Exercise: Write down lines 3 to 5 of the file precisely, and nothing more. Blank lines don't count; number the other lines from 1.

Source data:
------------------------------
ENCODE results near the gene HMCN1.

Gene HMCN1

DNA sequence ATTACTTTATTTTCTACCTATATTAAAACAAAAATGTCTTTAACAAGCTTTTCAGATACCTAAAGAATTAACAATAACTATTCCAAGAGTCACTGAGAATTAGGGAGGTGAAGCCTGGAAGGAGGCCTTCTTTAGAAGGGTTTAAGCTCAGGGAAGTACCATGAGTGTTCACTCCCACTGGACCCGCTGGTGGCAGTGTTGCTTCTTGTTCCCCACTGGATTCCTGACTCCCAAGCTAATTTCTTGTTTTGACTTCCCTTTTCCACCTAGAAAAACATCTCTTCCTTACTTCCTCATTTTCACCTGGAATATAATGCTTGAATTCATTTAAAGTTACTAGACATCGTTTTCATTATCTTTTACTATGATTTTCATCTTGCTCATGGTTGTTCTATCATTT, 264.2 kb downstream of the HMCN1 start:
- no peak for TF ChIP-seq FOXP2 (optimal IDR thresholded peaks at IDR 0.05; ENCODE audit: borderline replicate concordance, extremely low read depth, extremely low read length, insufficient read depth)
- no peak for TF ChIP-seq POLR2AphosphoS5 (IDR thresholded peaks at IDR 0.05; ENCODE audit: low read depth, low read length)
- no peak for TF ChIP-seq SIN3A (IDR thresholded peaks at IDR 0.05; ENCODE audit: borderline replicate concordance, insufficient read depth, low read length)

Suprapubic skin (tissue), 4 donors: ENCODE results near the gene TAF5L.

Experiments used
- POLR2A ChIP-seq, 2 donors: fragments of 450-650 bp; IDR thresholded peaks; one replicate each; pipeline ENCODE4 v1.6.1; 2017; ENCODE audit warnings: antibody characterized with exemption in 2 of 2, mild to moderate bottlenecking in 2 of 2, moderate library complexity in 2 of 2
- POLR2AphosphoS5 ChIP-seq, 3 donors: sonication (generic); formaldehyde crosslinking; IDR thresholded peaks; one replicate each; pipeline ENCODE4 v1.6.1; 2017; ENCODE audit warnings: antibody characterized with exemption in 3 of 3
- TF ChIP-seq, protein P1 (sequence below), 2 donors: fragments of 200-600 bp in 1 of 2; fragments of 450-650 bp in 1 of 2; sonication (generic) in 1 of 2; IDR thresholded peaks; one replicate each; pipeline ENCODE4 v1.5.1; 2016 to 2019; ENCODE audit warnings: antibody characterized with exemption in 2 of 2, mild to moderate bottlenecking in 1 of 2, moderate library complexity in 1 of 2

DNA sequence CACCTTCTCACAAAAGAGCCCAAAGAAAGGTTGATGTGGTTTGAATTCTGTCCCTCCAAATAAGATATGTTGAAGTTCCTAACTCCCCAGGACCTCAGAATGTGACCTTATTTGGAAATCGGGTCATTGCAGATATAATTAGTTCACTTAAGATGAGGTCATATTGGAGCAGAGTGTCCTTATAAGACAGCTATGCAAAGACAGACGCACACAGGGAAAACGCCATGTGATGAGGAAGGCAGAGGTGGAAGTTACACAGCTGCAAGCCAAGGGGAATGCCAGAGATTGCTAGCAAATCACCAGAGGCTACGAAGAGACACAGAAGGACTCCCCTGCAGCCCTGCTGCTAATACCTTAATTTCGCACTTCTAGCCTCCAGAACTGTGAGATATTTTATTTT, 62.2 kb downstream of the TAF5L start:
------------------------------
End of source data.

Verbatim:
DNA sequence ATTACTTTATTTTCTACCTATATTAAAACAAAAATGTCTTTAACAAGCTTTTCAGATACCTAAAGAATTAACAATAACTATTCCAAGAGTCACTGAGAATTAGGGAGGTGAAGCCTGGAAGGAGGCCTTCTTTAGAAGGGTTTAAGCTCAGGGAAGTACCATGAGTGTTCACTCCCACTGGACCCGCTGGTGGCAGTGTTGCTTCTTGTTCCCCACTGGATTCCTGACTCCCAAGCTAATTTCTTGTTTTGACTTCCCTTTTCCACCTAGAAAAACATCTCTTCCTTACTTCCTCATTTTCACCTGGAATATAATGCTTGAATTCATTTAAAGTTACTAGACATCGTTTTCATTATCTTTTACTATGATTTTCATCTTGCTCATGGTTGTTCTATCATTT, 264.2 kb downstream of the HMCN1 start:
- no peak for TF ChIP-seq FOXP2 (optimal IDR thresholded peaks at IDR 0.05; ENCODE audit: borderline replicate concordance, extremely low read depth, extremely low read length, insufficient read depth)
- no peak for TF ChIP-seq POLR2AphosphoS5 (IDR thresholded peaks at IDR 0.05; ENCODE audit: low read depth, low read length)